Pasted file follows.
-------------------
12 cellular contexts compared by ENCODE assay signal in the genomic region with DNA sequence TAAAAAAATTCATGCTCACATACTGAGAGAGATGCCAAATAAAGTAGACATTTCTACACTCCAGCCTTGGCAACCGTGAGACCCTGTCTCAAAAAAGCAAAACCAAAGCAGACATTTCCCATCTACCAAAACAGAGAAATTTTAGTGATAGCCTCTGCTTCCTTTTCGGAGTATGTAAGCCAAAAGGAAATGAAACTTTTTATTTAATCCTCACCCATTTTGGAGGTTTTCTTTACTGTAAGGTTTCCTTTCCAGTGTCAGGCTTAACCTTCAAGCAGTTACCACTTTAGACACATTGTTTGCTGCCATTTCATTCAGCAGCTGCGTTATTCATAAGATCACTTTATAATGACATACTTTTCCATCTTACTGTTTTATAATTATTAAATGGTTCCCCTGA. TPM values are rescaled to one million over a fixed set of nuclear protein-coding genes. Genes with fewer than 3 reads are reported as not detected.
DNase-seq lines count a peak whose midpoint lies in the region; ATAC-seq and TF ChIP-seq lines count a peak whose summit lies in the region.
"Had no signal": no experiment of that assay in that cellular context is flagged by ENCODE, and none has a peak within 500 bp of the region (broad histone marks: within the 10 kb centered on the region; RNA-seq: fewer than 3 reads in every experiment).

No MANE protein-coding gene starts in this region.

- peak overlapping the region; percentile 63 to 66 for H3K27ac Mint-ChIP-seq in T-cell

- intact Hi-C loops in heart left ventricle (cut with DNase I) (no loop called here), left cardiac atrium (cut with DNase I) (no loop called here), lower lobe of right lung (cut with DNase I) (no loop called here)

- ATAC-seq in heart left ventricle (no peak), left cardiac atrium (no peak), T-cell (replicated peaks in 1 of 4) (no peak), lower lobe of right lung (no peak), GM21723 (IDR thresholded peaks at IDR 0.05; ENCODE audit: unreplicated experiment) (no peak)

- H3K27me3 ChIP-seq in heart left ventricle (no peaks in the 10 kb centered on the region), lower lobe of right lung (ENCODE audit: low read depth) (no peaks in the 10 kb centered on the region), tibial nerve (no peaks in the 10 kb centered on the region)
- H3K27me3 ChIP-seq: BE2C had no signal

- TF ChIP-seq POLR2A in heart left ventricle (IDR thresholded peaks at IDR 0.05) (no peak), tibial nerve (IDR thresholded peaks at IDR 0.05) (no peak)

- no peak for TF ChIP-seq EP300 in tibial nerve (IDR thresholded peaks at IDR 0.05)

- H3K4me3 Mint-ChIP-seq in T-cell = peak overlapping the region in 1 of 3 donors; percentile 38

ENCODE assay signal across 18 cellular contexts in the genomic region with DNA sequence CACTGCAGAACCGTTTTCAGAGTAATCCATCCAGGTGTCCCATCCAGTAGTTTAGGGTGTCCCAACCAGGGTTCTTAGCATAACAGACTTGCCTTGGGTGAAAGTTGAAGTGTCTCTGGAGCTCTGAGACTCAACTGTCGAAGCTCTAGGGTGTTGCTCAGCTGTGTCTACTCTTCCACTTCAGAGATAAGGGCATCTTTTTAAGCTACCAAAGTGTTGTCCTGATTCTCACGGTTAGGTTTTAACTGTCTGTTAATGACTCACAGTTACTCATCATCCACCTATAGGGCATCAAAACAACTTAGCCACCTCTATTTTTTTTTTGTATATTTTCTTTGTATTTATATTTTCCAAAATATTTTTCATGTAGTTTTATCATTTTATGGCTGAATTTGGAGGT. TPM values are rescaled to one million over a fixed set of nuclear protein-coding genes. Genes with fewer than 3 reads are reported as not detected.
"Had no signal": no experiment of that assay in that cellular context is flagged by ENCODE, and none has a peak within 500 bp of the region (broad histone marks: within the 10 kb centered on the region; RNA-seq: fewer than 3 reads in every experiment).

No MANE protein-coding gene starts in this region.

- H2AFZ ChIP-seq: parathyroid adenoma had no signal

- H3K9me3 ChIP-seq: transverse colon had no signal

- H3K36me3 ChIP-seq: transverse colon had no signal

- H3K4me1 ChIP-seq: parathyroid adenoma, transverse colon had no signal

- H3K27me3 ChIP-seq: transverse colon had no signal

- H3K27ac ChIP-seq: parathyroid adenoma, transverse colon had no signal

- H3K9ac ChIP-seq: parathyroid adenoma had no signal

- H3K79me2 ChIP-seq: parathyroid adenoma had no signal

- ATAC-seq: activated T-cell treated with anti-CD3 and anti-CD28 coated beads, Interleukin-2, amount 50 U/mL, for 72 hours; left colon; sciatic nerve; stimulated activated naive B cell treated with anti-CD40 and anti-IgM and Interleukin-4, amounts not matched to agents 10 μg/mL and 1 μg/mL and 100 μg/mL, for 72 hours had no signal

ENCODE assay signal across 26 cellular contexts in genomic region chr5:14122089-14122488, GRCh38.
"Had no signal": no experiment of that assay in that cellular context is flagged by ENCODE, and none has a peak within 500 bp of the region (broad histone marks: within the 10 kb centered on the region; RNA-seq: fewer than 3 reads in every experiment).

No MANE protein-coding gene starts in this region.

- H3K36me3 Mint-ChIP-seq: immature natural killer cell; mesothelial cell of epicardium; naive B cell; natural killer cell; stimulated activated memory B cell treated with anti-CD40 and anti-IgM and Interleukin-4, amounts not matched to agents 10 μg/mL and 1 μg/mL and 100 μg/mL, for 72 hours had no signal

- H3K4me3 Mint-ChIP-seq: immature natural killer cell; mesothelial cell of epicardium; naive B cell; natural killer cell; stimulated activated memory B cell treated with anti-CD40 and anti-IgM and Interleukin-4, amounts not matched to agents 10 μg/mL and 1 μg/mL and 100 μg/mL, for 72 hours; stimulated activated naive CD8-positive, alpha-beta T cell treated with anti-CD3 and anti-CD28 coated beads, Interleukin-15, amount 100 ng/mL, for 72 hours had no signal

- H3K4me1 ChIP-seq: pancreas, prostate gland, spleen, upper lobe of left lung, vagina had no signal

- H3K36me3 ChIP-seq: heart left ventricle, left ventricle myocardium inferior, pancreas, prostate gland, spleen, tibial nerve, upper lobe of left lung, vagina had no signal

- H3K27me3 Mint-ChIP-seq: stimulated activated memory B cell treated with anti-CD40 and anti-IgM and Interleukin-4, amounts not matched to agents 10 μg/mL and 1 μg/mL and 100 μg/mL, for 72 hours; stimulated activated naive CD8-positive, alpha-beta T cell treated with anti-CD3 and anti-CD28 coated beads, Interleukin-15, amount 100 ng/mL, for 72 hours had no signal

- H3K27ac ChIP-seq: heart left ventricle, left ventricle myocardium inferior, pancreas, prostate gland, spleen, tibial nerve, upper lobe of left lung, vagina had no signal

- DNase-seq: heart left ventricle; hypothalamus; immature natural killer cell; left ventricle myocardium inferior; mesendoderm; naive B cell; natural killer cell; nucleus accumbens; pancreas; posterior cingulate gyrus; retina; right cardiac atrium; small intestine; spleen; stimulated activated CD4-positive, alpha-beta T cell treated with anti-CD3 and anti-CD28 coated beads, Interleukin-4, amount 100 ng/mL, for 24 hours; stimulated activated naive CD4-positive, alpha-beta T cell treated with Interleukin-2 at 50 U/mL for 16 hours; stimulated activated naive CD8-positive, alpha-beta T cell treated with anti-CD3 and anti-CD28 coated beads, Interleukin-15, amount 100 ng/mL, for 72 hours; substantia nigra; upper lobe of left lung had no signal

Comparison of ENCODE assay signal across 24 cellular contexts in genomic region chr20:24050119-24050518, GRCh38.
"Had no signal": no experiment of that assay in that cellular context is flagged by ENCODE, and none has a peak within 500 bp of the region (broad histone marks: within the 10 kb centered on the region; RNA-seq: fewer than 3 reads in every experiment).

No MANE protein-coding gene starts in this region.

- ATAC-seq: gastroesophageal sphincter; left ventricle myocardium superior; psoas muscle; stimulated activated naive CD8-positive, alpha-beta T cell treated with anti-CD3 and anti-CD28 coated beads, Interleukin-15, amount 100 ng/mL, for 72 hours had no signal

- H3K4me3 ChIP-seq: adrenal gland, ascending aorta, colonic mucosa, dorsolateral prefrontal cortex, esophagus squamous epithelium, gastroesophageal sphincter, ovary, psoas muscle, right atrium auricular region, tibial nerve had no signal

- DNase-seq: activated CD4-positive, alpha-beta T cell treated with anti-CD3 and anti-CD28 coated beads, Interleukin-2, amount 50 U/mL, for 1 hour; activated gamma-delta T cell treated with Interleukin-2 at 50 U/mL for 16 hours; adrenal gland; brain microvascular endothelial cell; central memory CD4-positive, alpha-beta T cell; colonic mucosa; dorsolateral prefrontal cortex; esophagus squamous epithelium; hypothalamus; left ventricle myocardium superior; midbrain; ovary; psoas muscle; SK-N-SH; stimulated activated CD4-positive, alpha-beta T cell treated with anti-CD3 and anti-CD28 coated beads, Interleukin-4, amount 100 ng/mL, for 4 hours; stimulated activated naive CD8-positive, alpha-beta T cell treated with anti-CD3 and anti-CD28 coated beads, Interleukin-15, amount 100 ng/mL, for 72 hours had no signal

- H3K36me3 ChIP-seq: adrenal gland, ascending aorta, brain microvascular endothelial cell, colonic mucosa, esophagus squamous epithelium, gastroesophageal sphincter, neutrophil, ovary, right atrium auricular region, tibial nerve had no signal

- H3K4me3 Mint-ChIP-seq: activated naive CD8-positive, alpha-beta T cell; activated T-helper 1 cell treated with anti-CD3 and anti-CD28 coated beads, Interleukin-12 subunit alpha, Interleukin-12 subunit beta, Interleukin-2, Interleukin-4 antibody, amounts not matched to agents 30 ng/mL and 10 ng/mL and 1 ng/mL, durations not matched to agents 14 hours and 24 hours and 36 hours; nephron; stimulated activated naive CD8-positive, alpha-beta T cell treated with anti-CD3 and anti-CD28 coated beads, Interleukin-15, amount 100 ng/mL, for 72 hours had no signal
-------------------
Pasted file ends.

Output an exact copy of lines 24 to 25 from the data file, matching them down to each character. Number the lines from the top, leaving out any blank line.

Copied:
- ATAC-seq: activated T-cell treated with anti-CD3 and anti-CD28 coated beads, Interleukin-2, amount 50 U/mL, for 72 hours; left colon; sciatic nerve; stimulated activated naive B cell treated with anti-CD40 and anti-IgM and Interleukin-4, amounts not matched to agents 10 μg/mL and 1 μg/mL and 100 μg/mL, for 72 hours had no signal

ENCODE assay signal across 26 cellular contexts in genomic region chr5:14122089-14122488, GRCh38.